Is BP’s New Ambition to Become a Net Zero Company by 2050 Just a PR Exercise?

Earlier in February this year BP, Britain’s biggest oil company announced that it aims to deliver net zero emissions across its operations and its oil and gas production by 2050 or sooner making it the latest major oil company to do so.

BP’s new CEO Bernard Looney revealed the new targets which were the highlight of a 10-point plan which also included pledges to halve the carbon intensity of the products they sell by 2050 or sooner, install methane measurement at all of the company’s major oil and gas processing sites by 2023, to reduce methane intensity of operations by 50 percent, and increase the proportion of investment into non-oil and gas businesses “over time.”

BP is promising big changes. The company said it planned to play a more proactive role in helping the world to get to net zero. In order to achieve this they pledged to actively support policies that advocate net zero; to further encourage their workforce to deliver on its net zero goals; to set “new expectations” in their relationships with trade associations; to make sure that they are recognised as a leader for transparency of reporting to include supporting the recommendations of the taskforce for Climate-related Financial Disclosures (TCFD); and to launch a new team to help countries, cities and large companies decarbonize.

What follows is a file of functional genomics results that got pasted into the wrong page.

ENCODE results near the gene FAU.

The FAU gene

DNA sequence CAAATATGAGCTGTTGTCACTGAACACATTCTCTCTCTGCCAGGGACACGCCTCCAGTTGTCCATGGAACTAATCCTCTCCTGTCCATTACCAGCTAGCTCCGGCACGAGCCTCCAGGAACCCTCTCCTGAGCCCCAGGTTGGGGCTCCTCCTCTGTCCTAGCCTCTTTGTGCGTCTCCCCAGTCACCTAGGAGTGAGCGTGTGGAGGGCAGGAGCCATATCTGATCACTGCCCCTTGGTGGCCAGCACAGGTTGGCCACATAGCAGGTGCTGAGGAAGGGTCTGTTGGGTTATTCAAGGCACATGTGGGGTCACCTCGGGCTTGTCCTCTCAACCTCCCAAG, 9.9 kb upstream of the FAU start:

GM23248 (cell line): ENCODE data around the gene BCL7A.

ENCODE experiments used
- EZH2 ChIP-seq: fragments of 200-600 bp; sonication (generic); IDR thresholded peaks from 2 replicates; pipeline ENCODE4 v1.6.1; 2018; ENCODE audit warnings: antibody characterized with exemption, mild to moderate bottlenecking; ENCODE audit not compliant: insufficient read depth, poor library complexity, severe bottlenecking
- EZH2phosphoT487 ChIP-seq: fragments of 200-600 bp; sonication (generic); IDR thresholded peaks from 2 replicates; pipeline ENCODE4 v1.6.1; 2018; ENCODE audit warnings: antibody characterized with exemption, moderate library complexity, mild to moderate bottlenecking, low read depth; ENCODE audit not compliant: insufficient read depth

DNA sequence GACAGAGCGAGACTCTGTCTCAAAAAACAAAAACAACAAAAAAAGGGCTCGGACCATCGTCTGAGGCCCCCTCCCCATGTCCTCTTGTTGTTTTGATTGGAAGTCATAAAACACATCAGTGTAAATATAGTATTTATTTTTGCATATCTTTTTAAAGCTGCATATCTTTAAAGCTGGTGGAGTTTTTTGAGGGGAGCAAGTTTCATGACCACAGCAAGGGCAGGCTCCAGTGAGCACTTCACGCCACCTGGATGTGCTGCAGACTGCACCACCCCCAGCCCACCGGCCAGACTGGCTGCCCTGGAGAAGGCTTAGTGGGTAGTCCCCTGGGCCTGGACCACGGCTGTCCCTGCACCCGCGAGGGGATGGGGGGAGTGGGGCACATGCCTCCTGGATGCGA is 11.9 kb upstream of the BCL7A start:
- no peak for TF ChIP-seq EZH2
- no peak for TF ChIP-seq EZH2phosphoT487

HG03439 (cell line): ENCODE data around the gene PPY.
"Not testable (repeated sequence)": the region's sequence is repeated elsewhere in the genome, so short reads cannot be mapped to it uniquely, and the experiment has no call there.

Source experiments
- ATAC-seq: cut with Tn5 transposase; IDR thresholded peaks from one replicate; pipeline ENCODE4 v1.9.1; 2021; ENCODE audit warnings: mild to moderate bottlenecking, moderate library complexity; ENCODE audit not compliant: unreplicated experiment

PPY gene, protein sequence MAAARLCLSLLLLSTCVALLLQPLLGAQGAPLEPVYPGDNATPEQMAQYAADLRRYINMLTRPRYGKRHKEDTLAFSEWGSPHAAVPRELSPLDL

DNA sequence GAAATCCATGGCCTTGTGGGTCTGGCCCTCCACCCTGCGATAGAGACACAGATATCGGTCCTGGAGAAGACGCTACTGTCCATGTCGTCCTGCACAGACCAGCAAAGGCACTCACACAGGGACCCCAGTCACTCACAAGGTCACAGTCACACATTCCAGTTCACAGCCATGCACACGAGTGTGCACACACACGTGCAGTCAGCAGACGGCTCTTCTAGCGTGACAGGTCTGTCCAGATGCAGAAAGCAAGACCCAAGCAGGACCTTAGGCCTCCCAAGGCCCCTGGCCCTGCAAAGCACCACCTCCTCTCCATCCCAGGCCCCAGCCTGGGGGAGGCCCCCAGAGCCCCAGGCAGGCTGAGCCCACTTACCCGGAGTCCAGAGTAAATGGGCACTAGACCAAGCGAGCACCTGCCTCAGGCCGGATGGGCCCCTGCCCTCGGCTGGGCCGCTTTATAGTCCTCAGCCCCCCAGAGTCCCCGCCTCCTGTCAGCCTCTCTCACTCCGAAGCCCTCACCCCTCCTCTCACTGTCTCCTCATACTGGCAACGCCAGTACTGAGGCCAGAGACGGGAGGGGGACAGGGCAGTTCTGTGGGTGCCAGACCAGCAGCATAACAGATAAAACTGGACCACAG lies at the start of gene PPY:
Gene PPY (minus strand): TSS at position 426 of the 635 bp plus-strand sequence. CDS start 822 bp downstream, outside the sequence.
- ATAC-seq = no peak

Bernard looney has been subjected to intense campaigning and protests from environmental campaigners since taking up the role of CEO in early February. While announcing the new plan he stated that the company will be fundamentally transformed in pursuit of net zero emissions. 

He said:

“The world’s carbon budget is finite and running out fast; we need a rapid transition to net zero. We all want energy that is reliable and affordable, but that is no longer enough. It must also be cleaner. To deliver that, trillions of dollars will need to be invested in replumbing and rewiring the world’s energy system. It will require nothing short of reimagining energy as we know it. This will certainly be a challenge, but also a tremendous opportunity. It is clear to me, and to our stakeholders, that for BP to play our part and serve our purpose, we have to change. And we want to change — this is the right thing for the world and for BP.”

Helge Lund, BP’s chairman, is very much in agreement with these comments and the path Bernard Looney wants to take to help the UK reach its net zero target in 2050. He said that the entire board was committed to driving the net zero transition.

He said:

“Energy markets are changing, driven by climate change, technology and societal expectations, and the Board supports Bernard and his new leadership team’s ambition for BP. Aiming for net zero is not only the right thing for BP, it is the right thing for our shareholders and for society more broadly.”

Environmental campaigners do not believe this move by BP is enough. Campaigners argue that BP remain committed to increasing fossil fuel production by around a fifth through to 2030 which means that despite the new pledges made BP is still a long way off from being in line with the goals of the Paris agreement. Critics would like to see the new strategy providing more detail and more definite targets that explain how they intend to deliver net zero emissions.